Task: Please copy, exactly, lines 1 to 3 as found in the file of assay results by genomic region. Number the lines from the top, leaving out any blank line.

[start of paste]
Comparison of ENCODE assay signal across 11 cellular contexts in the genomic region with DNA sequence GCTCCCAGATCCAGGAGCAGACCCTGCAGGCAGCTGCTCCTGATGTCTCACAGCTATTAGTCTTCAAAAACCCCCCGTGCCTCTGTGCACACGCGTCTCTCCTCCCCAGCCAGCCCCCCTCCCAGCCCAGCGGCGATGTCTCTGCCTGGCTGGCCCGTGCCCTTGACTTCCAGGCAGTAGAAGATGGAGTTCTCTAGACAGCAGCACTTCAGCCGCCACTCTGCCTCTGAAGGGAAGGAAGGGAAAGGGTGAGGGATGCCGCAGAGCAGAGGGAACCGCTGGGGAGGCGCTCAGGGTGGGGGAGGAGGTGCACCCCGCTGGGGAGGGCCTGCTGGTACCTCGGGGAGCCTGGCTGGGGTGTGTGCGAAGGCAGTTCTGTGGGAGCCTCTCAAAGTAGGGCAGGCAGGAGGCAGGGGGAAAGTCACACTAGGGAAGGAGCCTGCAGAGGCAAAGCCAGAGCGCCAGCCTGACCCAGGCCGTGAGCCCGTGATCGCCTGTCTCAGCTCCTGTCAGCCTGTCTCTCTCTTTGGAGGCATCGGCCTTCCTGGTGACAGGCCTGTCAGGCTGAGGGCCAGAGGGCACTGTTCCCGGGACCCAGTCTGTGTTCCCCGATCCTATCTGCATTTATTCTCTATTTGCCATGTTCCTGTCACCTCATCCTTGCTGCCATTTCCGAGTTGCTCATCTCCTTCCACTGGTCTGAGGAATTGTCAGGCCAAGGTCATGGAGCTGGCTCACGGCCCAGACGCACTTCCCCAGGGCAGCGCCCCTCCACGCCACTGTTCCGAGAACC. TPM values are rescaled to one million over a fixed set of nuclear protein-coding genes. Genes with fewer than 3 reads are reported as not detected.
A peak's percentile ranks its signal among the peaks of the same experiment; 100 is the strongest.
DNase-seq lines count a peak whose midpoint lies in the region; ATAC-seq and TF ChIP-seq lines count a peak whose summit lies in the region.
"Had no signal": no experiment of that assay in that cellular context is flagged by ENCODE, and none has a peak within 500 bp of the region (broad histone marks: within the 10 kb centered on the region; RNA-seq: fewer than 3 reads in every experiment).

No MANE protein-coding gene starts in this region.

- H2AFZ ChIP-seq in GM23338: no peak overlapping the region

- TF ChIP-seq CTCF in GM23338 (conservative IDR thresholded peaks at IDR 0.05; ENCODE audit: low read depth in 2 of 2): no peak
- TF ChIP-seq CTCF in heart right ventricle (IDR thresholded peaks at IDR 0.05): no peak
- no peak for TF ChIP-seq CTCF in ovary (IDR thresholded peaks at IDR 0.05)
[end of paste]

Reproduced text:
Comparison of ENCODE assay signal across 11 cellular contexts in the genomic region with DNA sequence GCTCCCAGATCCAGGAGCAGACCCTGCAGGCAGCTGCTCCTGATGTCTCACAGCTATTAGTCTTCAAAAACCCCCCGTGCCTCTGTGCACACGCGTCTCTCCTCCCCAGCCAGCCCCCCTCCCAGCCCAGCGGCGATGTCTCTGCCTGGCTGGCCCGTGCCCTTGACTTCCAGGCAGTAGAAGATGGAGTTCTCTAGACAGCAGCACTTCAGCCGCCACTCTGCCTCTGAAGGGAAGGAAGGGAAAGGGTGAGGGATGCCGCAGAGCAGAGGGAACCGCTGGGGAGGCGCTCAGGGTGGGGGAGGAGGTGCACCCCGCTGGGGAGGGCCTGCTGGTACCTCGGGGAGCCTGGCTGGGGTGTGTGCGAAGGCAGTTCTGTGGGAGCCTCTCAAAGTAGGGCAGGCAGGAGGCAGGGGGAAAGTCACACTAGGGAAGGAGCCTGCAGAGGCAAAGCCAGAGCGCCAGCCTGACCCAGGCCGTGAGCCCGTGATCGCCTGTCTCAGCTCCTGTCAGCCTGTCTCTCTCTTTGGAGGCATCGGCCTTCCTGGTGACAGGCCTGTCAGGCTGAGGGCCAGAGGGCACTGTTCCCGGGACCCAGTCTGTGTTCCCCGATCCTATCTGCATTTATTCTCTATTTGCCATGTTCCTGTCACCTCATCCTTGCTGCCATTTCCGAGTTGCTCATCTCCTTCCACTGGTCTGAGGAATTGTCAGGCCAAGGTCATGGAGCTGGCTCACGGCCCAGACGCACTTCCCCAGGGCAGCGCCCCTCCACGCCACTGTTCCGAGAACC. TPM values are rescaled to one million over a fixed set of nuclear protein-coding genes. Genes with fewer than 3 reads are reported as not detected.
A peak's percentile ranks its signal among the peaks of the same experiment; 100 is the strongest.
DNase-seq lines count a peak whose midpoint lies in the region; ATAC-seq and TF ChIP-seq lines count a peak whose summit lies in the region.